As the ice dripped more, it formed a cow, and from her teats flowed four rivers of milk that fed Ymir. The cow fed on the salt of the rime ice, and as she licked a man's head began to emerge. By the end of the third day of her licking, the whole man had emerged, and his name was Buri. He had a son named Bor, who married Bestla, a daughter of one of the giants. Bor and Bestla had three sons, one of whom was Odin, the most powerful of the gods.
Ymir was a frost-giant, but not a god, and eventually he turned to evil. After a struggle between the giant and the young gods, Bor's three sons killed Ymir. So much blood flowed from his wounds that all the frost-giants were drowned but one, who survived only by builiding an ark for himself and his familly. Bor's sons dragged Ymir's immense body to the center of Ginnungagap, and from him they made the earth. Ymir's blood became the sea, his bones became the rocks and crags, and his hair became the trees. Bor's sons took Ymir's skull and with it made the sky. In it they fixed sparks and molten slag from Muspell to make the stars, and other sparks they set to move in paths just below the sky. They threw Ymir's brains into the sky and made the clouds. The earth is a disk, and they set up Ymir's eyelashes to keep the giants at the edges of that disk.
On the sea shore, Bor's sons found two logs and made people out of them. One son gave them breath and life, the second son gave them consciousness and movement, and the third gave them faces, speech, hearing, and sight. From this man and woman came all humans thereafter, just as all the gods were descended from the sons of Bor.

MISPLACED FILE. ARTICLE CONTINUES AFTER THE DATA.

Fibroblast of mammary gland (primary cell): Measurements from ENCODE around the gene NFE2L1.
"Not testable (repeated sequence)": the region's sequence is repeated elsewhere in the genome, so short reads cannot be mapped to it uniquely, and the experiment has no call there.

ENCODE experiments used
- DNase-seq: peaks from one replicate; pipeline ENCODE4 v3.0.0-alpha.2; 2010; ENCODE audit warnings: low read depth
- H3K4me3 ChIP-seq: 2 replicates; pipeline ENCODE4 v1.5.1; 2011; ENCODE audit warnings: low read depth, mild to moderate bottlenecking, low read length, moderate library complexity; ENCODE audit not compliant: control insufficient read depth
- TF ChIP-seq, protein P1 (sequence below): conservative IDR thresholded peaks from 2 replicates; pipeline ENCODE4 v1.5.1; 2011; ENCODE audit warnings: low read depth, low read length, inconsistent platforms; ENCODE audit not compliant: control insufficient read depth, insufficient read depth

Odin and his brothers had set up the sky and stars, but otherwise they left the heavens unlit. Long afterwards, one of the descendants of those first two people that the brothers created had two children. Those two children were so beautiful that their father named the son Moon and the daughter Sol. The gods were jealous already and, when they heard of the father's arrogance, they pulled the brother and sister up to the sky and set them to work. Sol drives the chariot that carries the sun across the skies, and she drives so fast across the skies of the northland because she is chased by a giant wolf each day. Moon likewise takes a course across the sky each night, but not so swiftly because he is not so harried.
The gods did leave one pathway from earth to heaven. That is the bridge that appears in the sky as a rainbow, and its perfect arc and brilliant colors are a sign of its origin with the gods. It nonetheless will not last for ever, because it will break when the men of Muspell try to cross it into heaven.
Snorri Sturluson 1987, Edda (trans. by Anthony Faulkes): London, J.M. Dent & Sons Ltd, 252 p. (PT 7312.E5 F380 1987)